Are you looking for a way to describe revenge? If so, you could use the saying, “An eye for an eye and a tooth for a tooth.” This post unpacks the meaning and origin of this biblical proverb.
The meaning of the proverbial expression, “An eye for an eye and a tooth for a tooth,” is that there is a reaction to a discretion equal to the original offense or crime. It’s a saying referring to taking revenge on someone that did you wrong.
“The guy ended up killing the man that was sleeping with his wide. You know what they say, an eye for an eye and a tooth for a tooth.”
“An eye for an eye and a tooth for a tooth makes the world blind and toothless.”
“Yeah, you think you got away with it, but I’ll wait to take my revenge. An eye for an eye and a tooth for a tooth.”
“Revenge is a dish best served cold; what you did to me I will do to you. An eye for an eye and a tooth for a tooth.”
“I can’t believe they would do that to our reputation right in front of the investors. We’ll make sure they don’t get on board with them either. An eye for an eye and a tooth for a tooth. “
“Why do you want to take revenge on something that’s only going to get you in more trouble? Didn’t anyone ever tell you that an eye for an eye and a tooth for a tooth is a bad strategy?”
The origin of the expression, “An eye for an eye and a tooth for a tooth, comes from the ancient Mesopotamian Empire. The phrase appears in the time of Hammurabi’s rule during the 18th century BC.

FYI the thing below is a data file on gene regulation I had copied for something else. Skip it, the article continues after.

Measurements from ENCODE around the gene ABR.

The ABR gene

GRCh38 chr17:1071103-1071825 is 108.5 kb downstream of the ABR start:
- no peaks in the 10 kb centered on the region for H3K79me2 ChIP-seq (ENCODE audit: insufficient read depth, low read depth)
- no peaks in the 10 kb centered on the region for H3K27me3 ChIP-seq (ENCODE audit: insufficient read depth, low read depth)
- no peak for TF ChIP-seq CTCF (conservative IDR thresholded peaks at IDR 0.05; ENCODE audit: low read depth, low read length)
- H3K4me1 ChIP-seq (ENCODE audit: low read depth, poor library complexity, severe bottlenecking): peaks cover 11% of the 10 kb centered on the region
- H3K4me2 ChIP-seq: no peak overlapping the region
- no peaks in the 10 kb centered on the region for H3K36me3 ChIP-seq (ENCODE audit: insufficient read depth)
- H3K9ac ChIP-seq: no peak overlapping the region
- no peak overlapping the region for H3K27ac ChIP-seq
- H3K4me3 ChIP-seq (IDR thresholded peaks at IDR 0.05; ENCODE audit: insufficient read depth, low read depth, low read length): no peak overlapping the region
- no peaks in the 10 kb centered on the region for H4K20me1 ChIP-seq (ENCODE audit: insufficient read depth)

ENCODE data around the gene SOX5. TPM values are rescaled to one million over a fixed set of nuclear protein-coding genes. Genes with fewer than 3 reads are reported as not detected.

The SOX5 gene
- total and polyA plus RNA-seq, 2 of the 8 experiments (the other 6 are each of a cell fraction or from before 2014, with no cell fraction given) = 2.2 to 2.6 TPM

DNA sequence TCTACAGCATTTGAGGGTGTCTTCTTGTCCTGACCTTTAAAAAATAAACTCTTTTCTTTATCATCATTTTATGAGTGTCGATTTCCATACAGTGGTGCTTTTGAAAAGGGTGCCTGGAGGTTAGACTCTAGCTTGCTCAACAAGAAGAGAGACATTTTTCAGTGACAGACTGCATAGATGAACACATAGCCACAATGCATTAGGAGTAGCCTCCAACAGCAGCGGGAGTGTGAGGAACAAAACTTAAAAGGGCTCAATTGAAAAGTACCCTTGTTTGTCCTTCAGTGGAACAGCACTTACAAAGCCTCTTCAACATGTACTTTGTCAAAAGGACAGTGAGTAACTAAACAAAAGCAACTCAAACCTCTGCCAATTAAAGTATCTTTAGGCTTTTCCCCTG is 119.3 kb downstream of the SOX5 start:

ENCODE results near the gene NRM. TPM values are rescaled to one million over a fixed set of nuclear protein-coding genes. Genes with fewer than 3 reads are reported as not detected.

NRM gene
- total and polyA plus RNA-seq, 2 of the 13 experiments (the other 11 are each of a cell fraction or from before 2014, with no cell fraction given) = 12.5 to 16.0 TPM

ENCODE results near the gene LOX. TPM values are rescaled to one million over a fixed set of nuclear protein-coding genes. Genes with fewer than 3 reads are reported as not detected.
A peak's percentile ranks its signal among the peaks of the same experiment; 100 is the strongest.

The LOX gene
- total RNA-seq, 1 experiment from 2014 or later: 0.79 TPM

According to Hammurabi’s code, “an eye for an eye, and a tooth for a tooth” is a part of the natural behavior of a man that requires suppression if he wants to remain above the beasts.
“If a man has destroyed the eye of a man of the gentleman class, they shall destroy his eye.”
The book of Deuteronomy 19:21 has the expression as follows.
“Life shall go for life, eye for an eye, tooth for tooth.”
Phrases Similar to An Eye for an Eye and a Tooth for a Tooth
- Tit for tat.
- Eye for an eye.
- What goes around comes around.
Phrases Opposite to An Eye for an Eye and a Tooth for a Tooth
- Leave it alone.
- A non-violent approach.
What is the Correct Saying?
- An eye for an eye and a tooth for a tooth.
Ways People May Say It Incorrectly
The saying has nothing to do with eyes or teeth. It’s a proverbial saying describing acts of revenge. Using the expression to describe minor digressions between friends would be the improper use of the phrase; it only suits situations where the consequences are severe. If you’re looking for a similar expression to describe minor issues, rather go with “tit for tat.”
Acceptable Ways to Phrase It
You can use the phrase “an eye for an eye and a tooth for a tooth” when you’re describing acts of vengeance. It could serve as a warning to another person to prevent them from hastily acting in anger and regretting later repercussions. You could say the expression to someone who did a bad deed to you, expressing that you plan to take revenge for their transgressions against you.